The nation now boasts of a high calibre of women heading powerful ministries, among them Honourable Oppah Muchinguri-Kashiri, who is the Minister of Defence.

MDC A’s Honourable Lynette Kore, who is a proportional representative for Manicaland, was also recently elected Vice President of her party.

Several other females on proportional representation are also doing a lot of work in various Parliamentary Committees, and the Pan-African parliament, among other international bodies.

Outside the extension of the proportional representation for possible two terms, both the Government and political parties will in the long term need to consider setting aside money to resource women interested in politics. Several countries have taken that route, with positive results being achieved.

Zimbabwe can take a cue from South Africa which gives more party finances to political parties which meet a certain threshold of women in Parliament.

The decision to resource women should not be deemed as commodification of women representation, but it is meant to promote female representation which induces a change of culture in political parties.

I believe Zimbabwean women’s agitation for gender parity in political echelons is not misplaced, but is merely informed by regional trends, where female representation continues to grow at a phenomenal rate.

Namibia is ranked among the top 10 African countries which have advanced women in political decision-making structures.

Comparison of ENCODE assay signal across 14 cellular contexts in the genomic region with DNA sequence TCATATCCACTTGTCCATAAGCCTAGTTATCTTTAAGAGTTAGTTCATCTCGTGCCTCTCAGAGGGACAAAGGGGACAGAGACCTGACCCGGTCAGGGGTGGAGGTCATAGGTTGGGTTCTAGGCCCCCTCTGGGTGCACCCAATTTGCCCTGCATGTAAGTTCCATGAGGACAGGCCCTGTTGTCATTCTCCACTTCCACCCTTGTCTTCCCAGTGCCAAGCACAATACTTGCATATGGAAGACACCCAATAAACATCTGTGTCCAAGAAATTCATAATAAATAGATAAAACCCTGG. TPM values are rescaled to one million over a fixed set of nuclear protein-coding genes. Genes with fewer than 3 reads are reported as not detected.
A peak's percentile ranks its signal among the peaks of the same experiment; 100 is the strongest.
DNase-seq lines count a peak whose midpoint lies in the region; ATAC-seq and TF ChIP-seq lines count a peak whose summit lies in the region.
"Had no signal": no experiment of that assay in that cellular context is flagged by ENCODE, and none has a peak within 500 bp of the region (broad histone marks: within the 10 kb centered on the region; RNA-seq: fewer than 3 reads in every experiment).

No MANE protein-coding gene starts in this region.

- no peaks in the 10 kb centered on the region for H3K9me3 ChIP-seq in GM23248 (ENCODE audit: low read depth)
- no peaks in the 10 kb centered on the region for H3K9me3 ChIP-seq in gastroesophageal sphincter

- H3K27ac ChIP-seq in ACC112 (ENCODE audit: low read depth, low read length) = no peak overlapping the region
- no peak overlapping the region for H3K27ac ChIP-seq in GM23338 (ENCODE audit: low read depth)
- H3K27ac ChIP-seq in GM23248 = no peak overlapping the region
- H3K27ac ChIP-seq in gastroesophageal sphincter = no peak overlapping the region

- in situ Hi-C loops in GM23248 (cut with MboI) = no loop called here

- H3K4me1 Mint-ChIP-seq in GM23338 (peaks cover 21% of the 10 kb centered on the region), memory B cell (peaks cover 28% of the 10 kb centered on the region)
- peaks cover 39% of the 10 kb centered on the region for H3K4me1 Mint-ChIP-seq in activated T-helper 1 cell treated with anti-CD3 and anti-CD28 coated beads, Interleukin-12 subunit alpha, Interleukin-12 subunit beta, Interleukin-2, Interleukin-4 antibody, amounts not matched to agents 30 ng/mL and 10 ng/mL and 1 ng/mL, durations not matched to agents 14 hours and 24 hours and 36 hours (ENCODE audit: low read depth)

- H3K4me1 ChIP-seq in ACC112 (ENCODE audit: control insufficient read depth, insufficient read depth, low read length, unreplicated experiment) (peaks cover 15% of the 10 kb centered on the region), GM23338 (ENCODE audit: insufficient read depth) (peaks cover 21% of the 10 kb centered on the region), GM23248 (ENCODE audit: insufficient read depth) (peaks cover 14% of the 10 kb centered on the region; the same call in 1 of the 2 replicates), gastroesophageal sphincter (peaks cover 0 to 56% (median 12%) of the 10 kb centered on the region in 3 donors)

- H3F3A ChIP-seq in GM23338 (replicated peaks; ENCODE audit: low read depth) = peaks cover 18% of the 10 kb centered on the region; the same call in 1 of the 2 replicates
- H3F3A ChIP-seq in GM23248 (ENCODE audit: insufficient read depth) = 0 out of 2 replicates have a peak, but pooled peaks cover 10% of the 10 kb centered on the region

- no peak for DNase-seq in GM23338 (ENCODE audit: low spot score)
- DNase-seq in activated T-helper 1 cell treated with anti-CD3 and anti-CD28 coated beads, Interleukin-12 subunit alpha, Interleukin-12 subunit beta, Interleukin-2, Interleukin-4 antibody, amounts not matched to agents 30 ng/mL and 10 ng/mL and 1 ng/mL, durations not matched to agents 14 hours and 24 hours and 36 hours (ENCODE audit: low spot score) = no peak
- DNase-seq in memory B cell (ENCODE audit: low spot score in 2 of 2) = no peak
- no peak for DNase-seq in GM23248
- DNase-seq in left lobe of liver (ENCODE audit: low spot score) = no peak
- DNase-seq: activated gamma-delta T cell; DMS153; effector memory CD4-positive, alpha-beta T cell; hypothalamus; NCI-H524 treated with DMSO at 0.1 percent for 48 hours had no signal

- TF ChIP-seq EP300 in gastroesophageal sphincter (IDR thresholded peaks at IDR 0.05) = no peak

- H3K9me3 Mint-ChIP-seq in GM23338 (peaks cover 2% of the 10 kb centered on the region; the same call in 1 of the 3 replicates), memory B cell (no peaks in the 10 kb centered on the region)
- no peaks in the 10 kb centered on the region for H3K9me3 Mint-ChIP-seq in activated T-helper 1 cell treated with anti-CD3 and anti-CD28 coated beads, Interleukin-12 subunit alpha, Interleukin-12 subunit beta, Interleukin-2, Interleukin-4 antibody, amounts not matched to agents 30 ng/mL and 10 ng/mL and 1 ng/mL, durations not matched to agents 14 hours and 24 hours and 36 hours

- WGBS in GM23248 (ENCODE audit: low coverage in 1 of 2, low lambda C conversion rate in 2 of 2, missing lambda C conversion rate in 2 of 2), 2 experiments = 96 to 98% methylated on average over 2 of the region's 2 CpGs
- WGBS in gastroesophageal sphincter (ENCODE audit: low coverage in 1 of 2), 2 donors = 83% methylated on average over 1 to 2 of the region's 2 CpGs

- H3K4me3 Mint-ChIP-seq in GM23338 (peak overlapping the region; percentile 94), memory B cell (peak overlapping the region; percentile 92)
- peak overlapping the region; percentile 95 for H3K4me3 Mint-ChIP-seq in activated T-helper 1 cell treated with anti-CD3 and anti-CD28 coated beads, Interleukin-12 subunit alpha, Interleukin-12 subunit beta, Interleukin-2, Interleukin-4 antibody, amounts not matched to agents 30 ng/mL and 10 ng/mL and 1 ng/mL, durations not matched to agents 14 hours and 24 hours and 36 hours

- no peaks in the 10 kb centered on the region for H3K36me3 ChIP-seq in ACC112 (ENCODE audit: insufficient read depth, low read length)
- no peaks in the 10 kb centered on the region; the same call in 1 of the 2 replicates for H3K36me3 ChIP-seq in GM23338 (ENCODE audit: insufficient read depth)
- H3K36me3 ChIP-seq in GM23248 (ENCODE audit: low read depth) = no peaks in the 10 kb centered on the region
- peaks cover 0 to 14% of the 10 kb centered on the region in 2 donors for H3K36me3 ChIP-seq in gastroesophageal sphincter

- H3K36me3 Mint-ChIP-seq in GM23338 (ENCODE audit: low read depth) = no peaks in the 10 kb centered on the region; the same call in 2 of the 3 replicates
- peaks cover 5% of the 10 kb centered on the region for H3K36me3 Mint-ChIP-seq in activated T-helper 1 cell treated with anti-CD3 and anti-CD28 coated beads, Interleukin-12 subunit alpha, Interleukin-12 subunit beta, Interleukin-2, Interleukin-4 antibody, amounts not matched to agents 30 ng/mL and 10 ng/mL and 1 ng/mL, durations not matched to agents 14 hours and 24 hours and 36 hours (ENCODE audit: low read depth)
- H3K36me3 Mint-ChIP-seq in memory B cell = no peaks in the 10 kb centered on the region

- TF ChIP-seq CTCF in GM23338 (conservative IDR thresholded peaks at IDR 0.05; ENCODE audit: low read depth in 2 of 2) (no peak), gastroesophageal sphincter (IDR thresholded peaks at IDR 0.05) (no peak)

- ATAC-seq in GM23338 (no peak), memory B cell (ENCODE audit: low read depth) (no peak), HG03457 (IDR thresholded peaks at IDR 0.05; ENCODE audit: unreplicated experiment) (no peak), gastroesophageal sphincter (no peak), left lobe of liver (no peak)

The country’s National Assembly has 48 out of 104 seats occupied by female members — ministers and deputy ministers, as well as the Prime Minister and deputy prime minister, who are both women — totalling 46 percent female representation.

The results of the recently held elections in Mozambique, show that the country is close to achieve 50/50 parity after results released by the Mozambique’s National Elections Commission revealed that of the 184 Frelimo seats, 79 went to women.

The beauty of quota systems for women should never be lost on trivial and perceived disadvantages associated with proportional representation of women in politics.

Women should never be afraid of stereotypes often associated with affirmative action’s such as being regarded as less qualified, but they should grab all opportunities availed to them to increase their participation in politics.